The Distinguished Service Award recognizes a faculty member for exemplary service in a leadership capacity to the university and/or community or profession that brings credit to San Jose State University. This year’s winner comes from the College of Humanities and the Arts. He will be honored at the 16th Annual Faculty Service Recognition and Awards Luncheon on March 11, 2015. Tickets are available for purchase.
For Scot Guenter, professor of American studies and the 2015 recipient of the Distinguished Service Award, service is a natural part of being an American. “I believe that good citizenship requires participation and community service in the Jeffersonian tradition. When you participate and do service, you get the good feelings back. And I like to feel good!” says Guenter, who also serves as American studies program coordinator and director of the SJSU Campus Reading Program. “For me, that is accomplished by helping to build community and furthering student success.”
Building community has been a priority for Guenter since he joined the faculty in 1989. “I come from a rural part of northern Appalachia where only a small number of people go on to higher education,” he says. “I’ve always identified with hardworking people struggling to rise up. I’d like to think I’m Whitman-esque in my embracing of a democratic ideal that’s inclusive. I know that may sound fake,” he adds with a laugh, “but that’s how I honestly feel—and that’s what you get at SJSU. Here, in a place where so many people are a little bit different, you are accepted in a way that makes you feel potential and possibility. I feel empowered by the diversity of the people around me. This is where I’m supposed to be.”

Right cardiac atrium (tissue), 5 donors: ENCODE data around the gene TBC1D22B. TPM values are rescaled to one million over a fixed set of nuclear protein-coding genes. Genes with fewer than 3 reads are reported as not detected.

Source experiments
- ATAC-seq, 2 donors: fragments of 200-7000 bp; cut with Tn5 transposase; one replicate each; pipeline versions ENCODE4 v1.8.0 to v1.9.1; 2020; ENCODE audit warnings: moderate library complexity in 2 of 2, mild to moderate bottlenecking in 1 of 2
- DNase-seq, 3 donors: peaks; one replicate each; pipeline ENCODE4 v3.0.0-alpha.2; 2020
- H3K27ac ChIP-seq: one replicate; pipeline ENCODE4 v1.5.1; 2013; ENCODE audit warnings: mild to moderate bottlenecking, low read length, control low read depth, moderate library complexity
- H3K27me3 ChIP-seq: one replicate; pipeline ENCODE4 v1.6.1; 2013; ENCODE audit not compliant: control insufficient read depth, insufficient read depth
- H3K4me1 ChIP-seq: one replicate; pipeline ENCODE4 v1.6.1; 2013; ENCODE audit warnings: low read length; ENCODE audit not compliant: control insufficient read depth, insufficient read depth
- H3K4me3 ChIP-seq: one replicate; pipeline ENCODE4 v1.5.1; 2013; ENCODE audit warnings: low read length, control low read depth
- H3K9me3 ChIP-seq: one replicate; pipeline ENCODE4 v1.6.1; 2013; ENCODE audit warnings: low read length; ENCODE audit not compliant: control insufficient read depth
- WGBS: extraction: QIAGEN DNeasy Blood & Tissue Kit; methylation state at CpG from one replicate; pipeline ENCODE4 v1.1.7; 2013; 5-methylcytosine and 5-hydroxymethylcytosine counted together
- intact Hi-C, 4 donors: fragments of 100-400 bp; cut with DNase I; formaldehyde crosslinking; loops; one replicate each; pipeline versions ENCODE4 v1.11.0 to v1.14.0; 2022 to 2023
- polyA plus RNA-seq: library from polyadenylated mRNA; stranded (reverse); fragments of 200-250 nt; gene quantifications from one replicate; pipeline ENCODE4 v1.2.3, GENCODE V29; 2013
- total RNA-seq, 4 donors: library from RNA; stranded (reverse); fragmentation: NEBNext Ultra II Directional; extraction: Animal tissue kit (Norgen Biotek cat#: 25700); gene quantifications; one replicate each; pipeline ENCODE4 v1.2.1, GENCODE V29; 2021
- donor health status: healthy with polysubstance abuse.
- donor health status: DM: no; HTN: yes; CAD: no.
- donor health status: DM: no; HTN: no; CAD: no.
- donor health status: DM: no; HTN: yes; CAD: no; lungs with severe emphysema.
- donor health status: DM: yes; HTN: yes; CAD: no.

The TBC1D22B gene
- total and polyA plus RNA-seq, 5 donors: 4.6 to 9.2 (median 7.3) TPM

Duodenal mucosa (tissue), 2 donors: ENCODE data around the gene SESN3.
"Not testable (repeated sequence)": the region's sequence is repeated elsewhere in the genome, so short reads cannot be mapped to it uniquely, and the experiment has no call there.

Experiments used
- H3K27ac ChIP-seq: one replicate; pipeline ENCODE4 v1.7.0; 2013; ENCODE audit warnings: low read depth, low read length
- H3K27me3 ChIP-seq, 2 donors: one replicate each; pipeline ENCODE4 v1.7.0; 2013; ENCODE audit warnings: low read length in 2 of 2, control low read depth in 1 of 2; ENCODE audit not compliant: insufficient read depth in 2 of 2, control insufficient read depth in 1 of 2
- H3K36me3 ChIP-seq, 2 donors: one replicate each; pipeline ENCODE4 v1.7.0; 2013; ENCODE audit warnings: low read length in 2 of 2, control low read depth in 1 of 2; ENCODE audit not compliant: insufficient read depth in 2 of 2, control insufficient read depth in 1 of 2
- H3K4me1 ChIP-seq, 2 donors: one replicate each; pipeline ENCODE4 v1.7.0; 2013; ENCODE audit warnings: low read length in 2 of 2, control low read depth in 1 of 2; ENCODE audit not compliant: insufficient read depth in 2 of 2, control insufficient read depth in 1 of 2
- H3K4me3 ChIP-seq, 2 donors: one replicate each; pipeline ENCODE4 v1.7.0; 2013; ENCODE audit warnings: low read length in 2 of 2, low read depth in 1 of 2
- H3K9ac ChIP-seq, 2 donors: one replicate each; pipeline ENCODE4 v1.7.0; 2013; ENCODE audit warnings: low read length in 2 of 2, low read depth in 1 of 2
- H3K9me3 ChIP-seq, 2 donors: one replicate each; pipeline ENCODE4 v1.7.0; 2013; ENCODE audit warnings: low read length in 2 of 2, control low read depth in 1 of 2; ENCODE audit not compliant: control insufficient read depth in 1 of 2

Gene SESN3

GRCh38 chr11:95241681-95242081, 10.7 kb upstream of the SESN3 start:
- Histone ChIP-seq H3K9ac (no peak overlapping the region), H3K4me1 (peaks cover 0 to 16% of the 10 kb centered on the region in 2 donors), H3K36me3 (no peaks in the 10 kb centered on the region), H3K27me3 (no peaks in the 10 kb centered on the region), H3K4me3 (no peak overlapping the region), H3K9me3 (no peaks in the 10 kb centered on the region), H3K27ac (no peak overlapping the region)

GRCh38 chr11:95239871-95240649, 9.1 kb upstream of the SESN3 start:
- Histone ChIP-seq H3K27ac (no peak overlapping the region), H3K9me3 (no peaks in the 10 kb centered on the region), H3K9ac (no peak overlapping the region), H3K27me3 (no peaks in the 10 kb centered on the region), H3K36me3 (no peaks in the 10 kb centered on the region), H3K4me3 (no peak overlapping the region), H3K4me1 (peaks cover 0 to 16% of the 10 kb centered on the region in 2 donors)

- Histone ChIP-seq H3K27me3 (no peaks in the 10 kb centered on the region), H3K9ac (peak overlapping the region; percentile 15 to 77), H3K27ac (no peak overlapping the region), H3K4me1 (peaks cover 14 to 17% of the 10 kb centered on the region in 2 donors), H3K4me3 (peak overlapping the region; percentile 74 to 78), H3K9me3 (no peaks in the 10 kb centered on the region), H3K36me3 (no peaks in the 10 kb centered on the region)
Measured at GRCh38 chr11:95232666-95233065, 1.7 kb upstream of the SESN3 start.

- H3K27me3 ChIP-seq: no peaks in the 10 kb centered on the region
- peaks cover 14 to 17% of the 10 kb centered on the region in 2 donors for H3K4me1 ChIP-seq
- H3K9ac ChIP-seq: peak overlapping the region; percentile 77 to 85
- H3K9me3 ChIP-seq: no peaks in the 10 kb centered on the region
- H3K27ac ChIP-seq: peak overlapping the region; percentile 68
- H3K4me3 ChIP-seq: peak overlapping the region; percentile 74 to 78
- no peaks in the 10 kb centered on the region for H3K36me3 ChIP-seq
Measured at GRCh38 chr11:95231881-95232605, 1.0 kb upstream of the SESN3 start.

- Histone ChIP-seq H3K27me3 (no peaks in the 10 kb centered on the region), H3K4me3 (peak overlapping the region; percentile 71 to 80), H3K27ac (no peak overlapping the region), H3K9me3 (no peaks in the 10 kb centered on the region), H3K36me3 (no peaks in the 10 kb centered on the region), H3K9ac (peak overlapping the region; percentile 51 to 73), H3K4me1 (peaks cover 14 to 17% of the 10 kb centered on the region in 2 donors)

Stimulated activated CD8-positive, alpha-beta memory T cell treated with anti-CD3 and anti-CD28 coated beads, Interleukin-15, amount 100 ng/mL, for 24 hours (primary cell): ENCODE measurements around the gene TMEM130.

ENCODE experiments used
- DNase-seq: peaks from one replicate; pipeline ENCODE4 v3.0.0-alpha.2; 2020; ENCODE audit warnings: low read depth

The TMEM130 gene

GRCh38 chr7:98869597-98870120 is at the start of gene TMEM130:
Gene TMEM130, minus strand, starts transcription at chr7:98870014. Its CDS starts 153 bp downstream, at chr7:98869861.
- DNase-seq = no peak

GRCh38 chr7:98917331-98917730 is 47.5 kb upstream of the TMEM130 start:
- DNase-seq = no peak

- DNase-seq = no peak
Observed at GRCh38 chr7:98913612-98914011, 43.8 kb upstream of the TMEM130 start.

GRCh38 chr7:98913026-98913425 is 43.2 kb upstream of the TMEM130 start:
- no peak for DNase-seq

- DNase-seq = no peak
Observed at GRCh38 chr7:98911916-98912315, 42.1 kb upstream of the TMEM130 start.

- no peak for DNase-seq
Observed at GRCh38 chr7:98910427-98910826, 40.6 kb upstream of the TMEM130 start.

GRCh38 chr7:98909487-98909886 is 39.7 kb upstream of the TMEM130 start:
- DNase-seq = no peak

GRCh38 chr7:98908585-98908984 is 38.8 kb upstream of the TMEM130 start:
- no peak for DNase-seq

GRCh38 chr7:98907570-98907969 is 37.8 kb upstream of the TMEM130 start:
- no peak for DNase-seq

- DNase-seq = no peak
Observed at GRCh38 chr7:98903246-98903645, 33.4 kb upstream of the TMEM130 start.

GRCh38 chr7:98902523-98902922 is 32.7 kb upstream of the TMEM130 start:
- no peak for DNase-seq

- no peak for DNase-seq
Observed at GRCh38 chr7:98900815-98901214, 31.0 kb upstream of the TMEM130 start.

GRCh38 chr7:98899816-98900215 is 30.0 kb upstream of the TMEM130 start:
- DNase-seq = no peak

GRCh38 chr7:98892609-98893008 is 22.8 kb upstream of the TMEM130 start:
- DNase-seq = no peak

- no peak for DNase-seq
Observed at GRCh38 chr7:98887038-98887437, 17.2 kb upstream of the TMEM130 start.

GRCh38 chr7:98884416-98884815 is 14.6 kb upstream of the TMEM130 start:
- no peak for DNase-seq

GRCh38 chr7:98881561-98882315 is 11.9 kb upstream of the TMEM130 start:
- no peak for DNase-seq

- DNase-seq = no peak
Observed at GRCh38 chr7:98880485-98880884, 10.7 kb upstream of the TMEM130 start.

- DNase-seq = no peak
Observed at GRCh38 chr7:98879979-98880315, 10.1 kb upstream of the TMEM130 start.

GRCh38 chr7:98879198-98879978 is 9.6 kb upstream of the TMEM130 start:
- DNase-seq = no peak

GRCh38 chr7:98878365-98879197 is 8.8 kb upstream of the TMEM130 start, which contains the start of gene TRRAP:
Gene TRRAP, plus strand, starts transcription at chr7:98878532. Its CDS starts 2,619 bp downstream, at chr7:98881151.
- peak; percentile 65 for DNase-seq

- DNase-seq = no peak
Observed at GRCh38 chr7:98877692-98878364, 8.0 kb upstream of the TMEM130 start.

“If students leave my classes with just a few takeaways, I hope it is: never stop learning, think critically and always keep your sense of humor.”But that hasn’t stopped him from going other places, too. An experience as an exchange student in Chile when he was 14 years old changed his life, he says. Since then he’s taken every opportunity to live and work abroad, as a Fulbright Scholar in Singapore, a guest professorship in Guam and as a lecturer at conferences in Buenos Aires, Berlin, the Czech Republic, Sydney, Bangkok and Rotterdam. “Part of who I am is shaped by being a citizen of the planet, as well as a citizen of the United States,” says Guenter. Nominator Chris Jochim, chair of the Department of Humanities, calls Guenter “among the most dedicated and selfless university citizens of which I am aware.”
As one of two Laureates of the International Federation of Vexillological Assocations, Guenter carved his niche by studying and analyzing the flag, but he tries to help people connect through all of his courses—from Nature and World Cultures to America in the 1930s. “I believe we can learn from our students,” he says. “My favorite is when students help me and each other see the world a new way.”
“I was waiting for a bus some months ago when a guy I didn’t recognize came up to me and asked if I taught environmental studies at SJSU eleven years ago,” recounts Guenter. “I said, ‘Yes,’ and he said, ‘Your class changed my life.’ That doesn’t happen every day, but when it does, it’s worth all the extra hours and everything else a professor does. For me, that is my raison d’être.”